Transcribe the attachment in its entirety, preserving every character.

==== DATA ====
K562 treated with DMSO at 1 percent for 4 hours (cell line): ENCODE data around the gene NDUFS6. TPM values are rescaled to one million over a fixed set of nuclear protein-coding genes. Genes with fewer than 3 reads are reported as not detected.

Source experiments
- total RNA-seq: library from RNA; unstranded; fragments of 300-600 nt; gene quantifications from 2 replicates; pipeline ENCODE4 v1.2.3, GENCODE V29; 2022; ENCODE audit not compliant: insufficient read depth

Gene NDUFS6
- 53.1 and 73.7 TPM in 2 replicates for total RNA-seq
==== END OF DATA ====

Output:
K562 treated with DMSO at 1 percent for 4 hours (cell line): ENCODE data around the gene NDUFS6. TPM values are rescaled to one million over a fixed set of nuclear protein-coding genes. Genes with fewer than 3 reads are reported as not detected.

Source experiments
- total RNA-seq: library from RNA; unstranded; fragments of 300-600 nt; gene quantifications from 2 replicates; pipeline ENCODE4 v1.2.3, GENCODE V29; 2022; ENCODE audit not compliant: insufficient read depth

Gene NDUFS6
- 53.1 and 73.7 TPM in 2 replicates for total RNA-seq